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    After almost a year of residency, I have found that I can sign out about half of my cases (dictating) on my own fairly quickly with only minor errors. These are the everyday specimens that I have seen a lot of like breasts, colons, kidneys, prostates etc. I spend the rest of my preview time working through the rest of my cases, usually with great difficulty. I miss things, the attending points it out, and then I'm pissed about missing it and vow to myself to never miss that again. If a resident can't sign out at least some cases reasonably well by the end of first year they either aren't seeing enough, aren't reading enough, or aren't being taught well.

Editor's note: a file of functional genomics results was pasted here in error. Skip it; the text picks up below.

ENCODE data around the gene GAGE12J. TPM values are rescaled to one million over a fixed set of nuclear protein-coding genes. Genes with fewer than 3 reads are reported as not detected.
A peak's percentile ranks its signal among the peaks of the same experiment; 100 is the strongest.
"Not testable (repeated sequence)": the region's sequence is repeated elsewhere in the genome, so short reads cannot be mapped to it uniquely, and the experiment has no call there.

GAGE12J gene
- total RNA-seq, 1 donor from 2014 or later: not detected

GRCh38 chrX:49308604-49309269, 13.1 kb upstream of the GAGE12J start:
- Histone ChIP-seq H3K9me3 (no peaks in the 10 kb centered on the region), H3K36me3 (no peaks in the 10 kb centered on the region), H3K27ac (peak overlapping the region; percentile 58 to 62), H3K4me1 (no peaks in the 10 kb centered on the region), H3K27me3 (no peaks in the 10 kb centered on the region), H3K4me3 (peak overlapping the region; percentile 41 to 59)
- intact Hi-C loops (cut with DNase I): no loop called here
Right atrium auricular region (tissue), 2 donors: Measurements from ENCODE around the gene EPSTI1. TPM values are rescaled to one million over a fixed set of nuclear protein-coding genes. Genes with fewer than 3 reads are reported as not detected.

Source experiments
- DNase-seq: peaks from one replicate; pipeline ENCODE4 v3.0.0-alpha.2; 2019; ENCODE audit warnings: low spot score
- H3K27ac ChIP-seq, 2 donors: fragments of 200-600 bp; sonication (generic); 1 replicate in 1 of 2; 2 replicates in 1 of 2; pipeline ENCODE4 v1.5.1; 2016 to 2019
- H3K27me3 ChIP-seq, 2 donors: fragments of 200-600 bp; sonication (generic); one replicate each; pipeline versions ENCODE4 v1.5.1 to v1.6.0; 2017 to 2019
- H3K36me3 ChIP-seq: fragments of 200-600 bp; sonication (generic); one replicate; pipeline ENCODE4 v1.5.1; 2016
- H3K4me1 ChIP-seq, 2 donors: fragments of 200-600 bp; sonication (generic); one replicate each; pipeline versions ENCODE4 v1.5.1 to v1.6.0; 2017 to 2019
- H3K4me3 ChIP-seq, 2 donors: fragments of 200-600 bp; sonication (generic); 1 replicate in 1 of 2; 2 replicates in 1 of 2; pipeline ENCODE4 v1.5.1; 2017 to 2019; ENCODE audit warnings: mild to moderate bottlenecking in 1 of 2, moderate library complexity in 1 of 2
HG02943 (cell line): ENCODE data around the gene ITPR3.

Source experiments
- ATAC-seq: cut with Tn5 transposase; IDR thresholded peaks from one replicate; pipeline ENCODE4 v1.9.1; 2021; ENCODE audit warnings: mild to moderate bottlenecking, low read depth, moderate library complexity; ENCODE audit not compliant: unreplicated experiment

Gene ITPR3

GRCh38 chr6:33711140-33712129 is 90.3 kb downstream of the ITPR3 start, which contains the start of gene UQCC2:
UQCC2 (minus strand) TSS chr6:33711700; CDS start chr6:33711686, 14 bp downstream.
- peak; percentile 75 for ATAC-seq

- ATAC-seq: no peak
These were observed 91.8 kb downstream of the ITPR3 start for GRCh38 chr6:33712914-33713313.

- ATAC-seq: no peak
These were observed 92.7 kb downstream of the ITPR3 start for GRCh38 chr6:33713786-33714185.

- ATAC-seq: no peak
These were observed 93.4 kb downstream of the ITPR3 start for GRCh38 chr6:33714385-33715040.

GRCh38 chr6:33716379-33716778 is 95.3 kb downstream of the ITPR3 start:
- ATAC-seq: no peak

25. deschutes

    deschutes Thing Moderator Emeritus 10+ Year Member

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    You're opening your mouth but all I hear is "bla bla bla..."
     
  26. CameronFrye

    CameronFrye Senior Member 7+ Year Member

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    I agree with yaah. I've been making diagnoses, filling out synoptics, and measuring margins since my very first sign-out. There's just no substitute for struggling with cases and agonizing over unimportant things. For example, in the beginning, examining lymph nodes for metastases would almost kill me, b/c I would be scrutinizing every germinal center or funny looking histiocyte. Now, I can buzz through lymph nodes without making a mistake.